QUEER VOICES
05/01/2017 12:18 pm ET

How This Trans Actress Was Happily Proven Wrong About Show Business

Aneesh Sheth is "very blessed" to have found her voice on the New York stage.
Though Aneesh Sheth cites Broadway icons Patti LuPone and Audra McDonald as inspirations, she aims to "forge her own path" in
New York Public Theater
Though Aneesh Sheth cites Broadway icons Patti LuPone and Audra McDonald as inspirations, she aims to "forge her own path" in theater and film. 

In order for Aneesh Sheth to find her voice as an actress, she had to walk away from show business first.  

Sheth, who is transgender, can currently be seen in William Shakespeare’s “Twelfth Night,” which is being performed at various venues in all five New York City boroughs as part of the Public Theater’s Mobile Unit. In the beloved comedy of mistaken identity, the 35-year-old plays Maria, servant to the wealthy countess, Olivia (Ceci Fernandez), who falls in love with Viola (Danaya Esperanza), disguised as a man. She says the production, which opened April 27, is everything she’s “hoped and dreamed for,” particularly since she’s getting the chance to inhabit a role traditionally played by cisgender women.

“When the opportunity came up to do this, I was absolutely terrified. I’ve never done Shakespeare before,” Sheth told HuffPost. Now that performances are underway, however, she said she feels “very, very blessed to be able to do this show for so many people and see the way that different people and communities react to it.”

“Twelfth Night” marks Sheth’s second Public Theater stint. In 2016, she starred in the acclaimed bluegrass musical, “Southern Comfort,” about a group of transgender friends who gather to support a dying trans man (played by Annette O’Toole). Between “Twelfth Night” and “Southern Comfort,” Sheth is now finding steadier work as an actress. When she began her transition in 2008, however, it was a much different story.

“When the opportunity came up to do this, I was absolutely terrified. I’ve never done Shakespeare before,”&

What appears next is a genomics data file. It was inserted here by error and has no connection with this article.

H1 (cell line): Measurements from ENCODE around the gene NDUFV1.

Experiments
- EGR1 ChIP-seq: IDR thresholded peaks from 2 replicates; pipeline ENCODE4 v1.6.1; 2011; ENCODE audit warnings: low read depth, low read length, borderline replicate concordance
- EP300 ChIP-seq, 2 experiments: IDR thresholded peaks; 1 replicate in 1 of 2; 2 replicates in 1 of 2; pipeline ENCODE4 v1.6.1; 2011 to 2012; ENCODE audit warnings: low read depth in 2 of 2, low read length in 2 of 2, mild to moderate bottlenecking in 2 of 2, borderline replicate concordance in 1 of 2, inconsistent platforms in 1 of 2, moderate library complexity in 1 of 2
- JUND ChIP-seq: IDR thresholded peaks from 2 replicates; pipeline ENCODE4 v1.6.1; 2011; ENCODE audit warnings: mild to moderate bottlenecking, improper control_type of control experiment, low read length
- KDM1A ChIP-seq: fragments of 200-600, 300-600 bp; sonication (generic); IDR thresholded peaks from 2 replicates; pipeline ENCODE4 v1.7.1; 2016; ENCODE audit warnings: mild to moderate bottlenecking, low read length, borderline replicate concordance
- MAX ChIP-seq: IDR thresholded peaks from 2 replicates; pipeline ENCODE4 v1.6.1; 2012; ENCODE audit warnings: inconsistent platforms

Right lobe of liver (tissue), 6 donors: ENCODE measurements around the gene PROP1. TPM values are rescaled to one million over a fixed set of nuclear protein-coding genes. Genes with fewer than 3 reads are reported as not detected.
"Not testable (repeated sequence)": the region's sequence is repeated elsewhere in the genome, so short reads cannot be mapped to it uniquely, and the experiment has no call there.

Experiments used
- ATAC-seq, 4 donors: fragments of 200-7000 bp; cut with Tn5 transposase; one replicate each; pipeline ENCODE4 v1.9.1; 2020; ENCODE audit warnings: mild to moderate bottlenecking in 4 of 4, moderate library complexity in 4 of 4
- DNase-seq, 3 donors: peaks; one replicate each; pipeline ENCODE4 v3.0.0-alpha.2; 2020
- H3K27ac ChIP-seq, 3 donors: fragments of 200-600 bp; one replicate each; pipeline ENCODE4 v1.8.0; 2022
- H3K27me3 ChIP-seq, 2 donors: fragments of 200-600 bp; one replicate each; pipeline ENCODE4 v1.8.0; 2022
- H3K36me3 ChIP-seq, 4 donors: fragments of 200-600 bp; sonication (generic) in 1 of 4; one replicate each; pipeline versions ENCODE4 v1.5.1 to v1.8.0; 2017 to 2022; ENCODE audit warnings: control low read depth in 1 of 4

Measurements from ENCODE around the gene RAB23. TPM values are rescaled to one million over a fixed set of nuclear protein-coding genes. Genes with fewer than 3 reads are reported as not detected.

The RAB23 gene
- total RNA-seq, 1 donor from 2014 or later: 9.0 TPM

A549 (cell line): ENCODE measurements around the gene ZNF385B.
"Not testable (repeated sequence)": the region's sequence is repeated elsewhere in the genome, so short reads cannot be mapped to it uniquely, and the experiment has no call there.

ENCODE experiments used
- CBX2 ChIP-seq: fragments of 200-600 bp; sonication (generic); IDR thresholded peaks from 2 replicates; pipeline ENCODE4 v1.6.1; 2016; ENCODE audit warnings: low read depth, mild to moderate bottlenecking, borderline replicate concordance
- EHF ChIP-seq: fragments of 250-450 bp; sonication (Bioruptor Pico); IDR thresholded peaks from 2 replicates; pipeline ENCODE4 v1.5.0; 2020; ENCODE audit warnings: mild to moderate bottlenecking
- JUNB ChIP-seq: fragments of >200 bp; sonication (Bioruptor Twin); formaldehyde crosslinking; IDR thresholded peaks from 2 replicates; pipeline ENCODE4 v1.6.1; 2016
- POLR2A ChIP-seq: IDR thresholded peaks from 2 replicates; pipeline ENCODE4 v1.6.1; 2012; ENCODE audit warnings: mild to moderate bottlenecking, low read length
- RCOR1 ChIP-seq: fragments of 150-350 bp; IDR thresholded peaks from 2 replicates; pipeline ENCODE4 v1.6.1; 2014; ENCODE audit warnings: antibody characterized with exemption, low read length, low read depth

Joan Marcus
“When the opportunity came up to do this, I was absolutely terrified. I’ve never done Shakespeare before,” Sheth said of "Twelfth Night," which opened April 27. 

“Back then, ‘Transparent’ and ‘Orange is the New Black’ – these big shows that are trans-inclusive – did not exist,” Sheth said. Convinced she wouldn’t get cast as a trans actress, the Pune, India native relocated from New York to California and began pursing a career in social work instead. “I felt like there was no space for me,” she said.

Sheth’s thespian dreams wouldn’t be cast aside for too long, however. In 2011, a friend connected her with the producers of NBC’s “Outsourced,” who offered her a guest spot. Though the role of Kami Sutra lasted only two episodes, it turned out to be turning point for Sheth. “I thought, ‘Well, if I’m able to land a spot on an NBC sitcom, then I should not limit myself because of who I am,’” she recalled. “Having that opportunity pop up proved me wrong. I was able to go back to where I was meant to be.”

Though Sheth is generally pleased with how her career has progressed, she admitted there have been setbacks. The recent push to cast transgender actors in trans roles on stage and screen has helped land her auditions, she said. Still, a number of casting agents have told Sheth that she “doesn’t look transgender enough,” a comment she calls “ridiculous.” Then there’s the roles themselves, many of which promote “ancient, stigmatized and fetishized views” of both Asian Americans and the trans community, she said.

“My gender identity, as well as my race, has been a hindrance sometimes,” she said. “It’s been easier to get my foot in the door, but there’s still this misconception that we all look a certain way, or that we’re all one way.”

“It’s been easier to get my foot in the door, but there’s still this misconception that we all look a certa
Joan Marcus
“It’s been easier to get my foot in the door, but there’s still this misconception that we all look a certain way, or that we’re all one way,” Sheth (with co-stars Michael Bradley Cohen and Christopher Ryan Grant) said. 

After “Twelfth Night” wraps May 14, Sheth would like to turn her attention back to the musical stage, possibly in a role that has yet to be written. Though she cites Broadway icons Patti LuPone and Audra McDonald as influences, she’d ultimately like to “forge her own path” as an artist.

Given that openly trans performers are still an anomaly, Sheth said she does feel a responsibility to portray her community in a positive light. She won’t shy away from addressing politics in her work, either. “Like everybody else, we are human, and have our own thoughts and feelings about the things that are happening in the world,” she told HuffPost. “I feel lucky that, as an artist, there are ways for me to express what I’m feeling about the world through my art.”

Sheth doesn’t see her recent successes as much as a reflection of increased trans visibility as much as a testament to her perseverance as a performer. “If you keep reaching for what it is that you want, eventually you’re going to get there,” she said. “Eventually you’re going to show people that you deserve to be there as much as anyone else, regardless of what your gender identity is.”

The New York Public Theater’s production of Shakespeare’s “Twelfth Night” runs through May 14. Head here for details. 

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